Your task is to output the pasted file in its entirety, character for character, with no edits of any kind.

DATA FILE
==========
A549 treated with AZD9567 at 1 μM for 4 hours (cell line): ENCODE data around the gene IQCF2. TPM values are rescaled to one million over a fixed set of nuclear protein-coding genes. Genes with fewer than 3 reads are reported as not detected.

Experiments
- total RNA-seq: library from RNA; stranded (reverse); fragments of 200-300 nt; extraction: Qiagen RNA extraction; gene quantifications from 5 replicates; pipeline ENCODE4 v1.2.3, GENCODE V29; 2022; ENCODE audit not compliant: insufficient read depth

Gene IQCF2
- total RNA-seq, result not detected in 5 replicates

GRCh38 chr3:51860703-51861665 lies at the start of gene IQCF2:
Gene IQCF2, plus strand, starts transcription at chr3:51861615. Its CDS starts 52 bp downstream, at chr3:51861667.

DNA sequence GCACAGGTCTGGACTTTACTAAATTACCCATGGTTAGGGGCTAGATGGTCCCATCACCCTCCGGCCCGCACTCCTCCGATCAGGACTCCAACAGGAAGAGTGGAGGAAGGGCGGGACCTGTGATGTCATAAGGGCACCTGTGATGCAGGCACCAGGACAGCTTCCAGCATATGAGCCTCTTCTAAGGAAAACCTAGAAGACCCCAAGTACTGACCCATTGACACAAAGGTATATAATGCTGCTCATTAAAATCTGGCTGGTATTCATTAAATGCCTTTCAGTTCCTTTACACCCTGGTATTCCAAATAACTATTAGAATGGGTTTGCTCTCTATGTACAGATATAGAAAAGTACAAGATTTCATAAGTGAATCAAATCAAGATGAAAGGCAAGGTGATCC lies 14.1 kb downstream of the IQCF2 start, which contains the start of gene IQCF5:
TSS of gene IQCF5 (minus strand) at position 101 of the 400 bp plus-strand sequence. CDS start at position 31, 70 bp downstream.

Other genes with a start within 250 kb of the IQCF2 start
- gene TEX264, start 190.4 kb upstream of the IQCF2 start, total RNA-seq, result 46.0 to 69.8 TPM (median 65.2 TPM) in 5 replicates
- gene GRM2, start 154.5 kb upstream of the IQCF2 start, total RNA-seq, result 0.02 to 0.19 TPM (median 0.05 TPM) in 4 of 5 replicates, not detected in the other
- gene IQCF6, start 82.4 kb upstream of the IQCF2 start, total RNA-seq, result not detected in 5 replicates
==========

A549 treated with AZD9567 at 1 μM for 4 hours (cell line): ENCODE data around the gene IQCF2. TPM values are rescaled to one million over a fixed set of nuclear protein-coding genes. Genes with fewer than 3 reads are reported as not detected.

Experiments
- total RNA-seq: library from RNA; stranded (reverse); fragments of 200-300 nt; extraction: Qiagen RNA extraction; gene quantifications from 5 replicates; pipeline ENCODE4 v1.2.3, GENCODE V29; 2022; ENCODE audit not compliant: insufficient read depth

Gene IQCF2
- total RNA-seq, result not detected in 5 replicates

GRCh38 chr3:51860703-51861665 lies at the start of gene IQCF2:
Gene IQCF2, plus strand, starts transcription at chr3:51861615. Its CDS starts 52 bp downstream, at chr3:51861667.

DNA sequence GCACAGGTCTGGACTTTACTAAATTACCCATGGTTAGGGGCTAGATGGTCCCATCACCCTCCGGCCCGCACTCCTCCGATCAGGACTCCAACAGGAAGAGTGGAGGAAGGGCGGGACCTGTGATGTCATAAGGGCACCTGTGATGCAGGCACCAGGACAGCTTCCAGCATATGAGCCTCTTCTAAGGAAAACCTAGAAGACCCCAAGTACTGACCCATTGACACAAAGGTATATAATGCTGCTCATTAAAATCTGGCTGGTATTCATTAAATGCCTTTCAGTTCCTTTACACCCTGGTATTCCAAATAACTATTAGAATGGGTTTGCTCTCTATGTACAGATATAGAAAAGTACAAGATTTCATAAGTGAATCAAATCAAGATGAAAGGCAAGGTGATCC lies 14.1 kb downstream of the IQCF2 start, which contains the start of gene IQCF5:
TSS of gene IQCF5 (minus strand) at position 101 of the 400 bp plus-strand sequence. CDS start at position 31, 70 bp downstream.

Other genes with a start within 250 kb of the IQCF2 start
- gene TEX264, start 190.4 kb upstream of the IQCF2 start, total RNA-seq, result 46.0 to 69.8 TPM (median 65.2 TPM) in 5 replicates
- gene GRM2, start 154.5 kb upstream of the IQCF2 start, total RNA-seq, result 0.02 to 0.19 TPM (median 0.05 TPM) in 4 of 5 replicates, not detected in the other
- gene IQCF6, start 82.4 kb upstream of the IQCF2 start, total RNA-seq, result not detected in 5 replicates